Developing the ESA indicator might enable conclusions to be drawn about output in vehicle manufacturing. Vehicle manufacturing accounts for a large part of the industry. Turnover from the production of vehicles, trailers and semi-trailers accounted for 22.8% of the total turnover of all industrial establishments in Germany in 2020, according to a press release of 22 February 2021 of the Federal Statistical Office. The ESA indicator of vehicle manufacturing, which shows the number of cars on car factory parking areas, could thus support the early estimation of short-term economic development as an early economic indicator. It is therefore examined below whether the ESA indicator can represent the official production index in vehicle manufacturing.


To be able to compare the official index released on a monthly basis with the satellite-based indicator, the latter has to be aggregated to the same time interval first of all. For the purpose, a monthly average is calculated across all 15 locations for which the ESA releases the indicator. The development of the monthly aggregated time series is shown in Figure 2a (ESA index) and Figure 2b (official production index). A general downward trend in the period 2017 - August 2022 can be seen for both time series.

Figure 2a


Figure 2b


Figure 3 shows that the development of change rates is similar for the satellite-based indicator and the official production index of vehicle manufacturing. A possible connection is visible. A strong decrease in spring 2020, which was caused by the consequences of the Covid-19 pandemic, and the resulting sharp increase in the subsequent year are also obvious.

Figure 3


Figure 4 illustrates that the changes in the number of vehicles on car factory parking areas, based on satellite data, generally develop in line with the events occurring in production, such as short-time work or production stops.

Figure 4


A correlation between the satellite-based indicator and the official index is suggested not only by a graphical comparison but also by the results of a bivariate correlation analysis. Both the absolute values and the change rates are examined in the comparison. Figure 5a and 5b provide a graphical representation of the statistical correlations.

As is shown by Figure 5a and 5b and the correlation coefficients in Table 1, a statistically significant correlation can be identified between the satellite-based indicator of the number of cars and the official production index of vehicle manufacturing. This applies to the comparison of absolute values and that of change rates. It also turns out that the statistical correlation is maintained if only the period before the massive restrictions caused by Covid regulations is examined. This suggests that the correlation is not just produced by outliers in the pandemic period. The correlation analysis confirms the first impression from the graphical comparison that the satellite-based indicator might be suited to represent the official production index of vehicle manufacturing.

Figure 5a


Figure 5b


Table 1: Correlations between satellite-based ESA indicator and official production index of vehicle manufacturing
PeriodAbsolute values Rate of change on the same month a year erlier1
1: Rate of change starting in January 2018. The value for January 2018 describes the change compared with January 2017.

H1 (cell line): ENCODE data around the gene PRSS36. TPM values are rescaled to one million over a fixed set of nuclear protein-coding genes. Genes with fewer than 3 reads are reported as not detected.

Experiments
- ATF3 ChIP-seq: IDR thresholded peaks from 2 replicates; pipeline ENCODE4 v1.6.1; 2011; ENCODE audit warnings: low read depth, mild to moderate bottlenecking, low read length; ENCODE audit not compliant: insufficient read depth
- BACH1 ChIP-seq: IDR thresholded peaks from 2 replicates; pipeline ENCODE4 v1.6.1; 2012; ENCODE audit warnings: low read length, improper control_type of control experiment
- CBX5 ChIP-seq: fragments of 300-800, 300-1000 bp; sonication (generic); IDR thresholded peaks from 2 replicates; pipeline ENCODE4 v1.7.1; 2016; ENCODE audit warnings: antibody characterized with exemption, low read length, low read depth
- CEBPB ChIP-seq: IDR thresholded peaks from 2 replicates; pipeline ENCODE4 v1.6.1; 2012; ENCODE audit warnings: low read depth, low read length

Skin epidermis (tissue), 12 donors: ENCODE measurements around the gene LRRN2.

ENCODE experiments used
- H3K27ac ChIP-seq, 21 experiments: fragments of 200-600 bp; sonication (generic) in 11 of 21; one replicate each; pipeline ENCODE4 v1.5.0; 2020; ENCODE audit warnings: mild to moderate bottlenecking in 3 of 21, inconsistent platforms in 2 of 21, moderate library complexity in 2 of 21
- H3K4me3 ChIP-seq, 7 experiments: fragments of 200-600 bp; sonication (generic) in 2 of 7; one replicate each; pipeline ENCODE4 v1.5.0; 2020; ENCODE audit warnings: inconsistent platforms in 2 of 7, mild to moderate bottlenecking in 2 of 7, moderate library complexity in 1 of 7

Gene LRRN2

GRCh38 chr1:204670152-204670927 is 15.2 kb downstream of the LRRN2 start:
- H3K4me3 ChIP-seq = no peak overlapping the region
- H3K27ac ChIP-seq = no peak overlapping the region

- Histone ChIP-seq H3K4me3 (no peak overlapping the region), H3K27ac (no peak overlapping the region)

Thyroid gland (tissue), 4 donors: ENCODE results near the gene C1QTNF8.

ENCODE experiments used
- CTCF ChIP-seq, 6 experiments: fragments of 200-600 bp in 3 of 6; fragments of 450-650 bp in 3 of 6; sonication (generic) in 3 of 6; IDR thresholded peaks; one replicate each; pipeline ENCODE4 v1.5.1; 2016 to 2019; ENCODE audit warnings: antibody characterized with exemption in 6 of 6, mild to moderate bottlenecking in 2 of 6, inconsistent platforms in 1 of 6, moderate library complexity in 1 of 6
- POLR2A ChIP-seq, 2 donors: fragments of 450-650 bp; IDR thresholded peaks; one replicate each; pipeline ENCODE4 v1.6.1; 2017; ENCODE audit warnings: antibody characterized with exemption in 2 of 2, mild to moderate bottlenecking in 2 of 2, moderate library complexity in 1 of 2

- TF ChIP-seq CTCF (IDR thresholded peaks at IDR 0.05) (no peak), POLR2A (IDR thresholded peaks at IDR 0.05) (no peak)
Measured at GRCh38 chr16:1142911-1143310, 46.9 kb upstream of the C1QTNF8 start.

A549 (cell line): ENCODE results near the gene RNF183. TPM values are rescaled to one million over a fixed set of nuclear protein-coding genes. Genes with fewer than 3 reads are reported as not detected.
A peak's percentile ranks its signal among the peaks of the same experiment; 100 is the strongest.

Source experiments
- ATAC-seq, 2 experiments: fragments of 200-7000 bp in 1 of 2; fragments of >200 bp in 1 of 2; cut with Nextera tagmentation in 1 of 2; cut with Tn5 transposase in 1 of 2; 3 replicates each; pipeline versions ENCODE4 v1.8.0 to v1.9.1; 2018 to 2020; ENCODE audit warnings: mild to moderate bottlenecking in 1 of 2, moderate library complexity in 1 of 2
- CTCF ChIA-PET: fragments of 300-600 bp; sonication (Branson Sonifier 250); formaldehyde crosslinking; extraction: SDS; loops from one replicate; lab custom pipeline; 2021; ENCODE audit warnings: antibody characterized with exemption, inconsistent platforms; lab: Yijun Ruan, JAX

As all change rates refer to the previous year, there are no values for 2017.
January 2017 to August 20220.740.59
January 2017 to February 20200.480.54


Initial results suggest that there is a correlation between the examined ESA indicator of vehicles on car factory parking areas based on satellite data and the official index of production. As, however, some constraints have to be taken into account, the satellite-based indicator examined here cannot be used as a supplementary experimental indicator of short-term economic development yet. So far, only the original (not seasonally adjusted) values have been compared with each other. In many cases, however, short-term indicators are considerably affected by seasonal effects which may obscure the real short-term movements. Overall it did turn out that the ESA indicator might have the potential to support an early estimation of short-term economic development on an experimental basis if the current constraints can be eliminated and the results obtained so far are confirmed in further studies.

The approach of using satellite data for the production of early indicators of the short-term economic development will be pursued as the first results are positive. Also, this will serve to reduce the above constraints. For this purpose, the analyses will be extended and improved in the next steps. This will involve, first, seasonal adjustment of the satellite-based data, thus improving comparisons between these data and the adjusted series of the production index. Second, the ESA indicator will be compared with other indicators such as on storage and output.

Based on the positive results obtained so far, it will also be examined whether the satellite-based indicator – in addition to representing individual official indices – is suited to concretely support the estimation of economic indicators, for instance, in the GDP nowcasting project.

Basierend auf den bisherigen, positiven Ergebnisse soll zudem untersucht werden, inwiefern der satelliten­basierte Indikator nicht nur einzelne amtliche Indizes abbilden kann, sondern auch konkret zur Unterstützung der Schätzung von gesamt­wirtschaftlichen Indikatoren geeignet ist, beispiels­weise im Rahmen des BIP-Nowcast Projekts.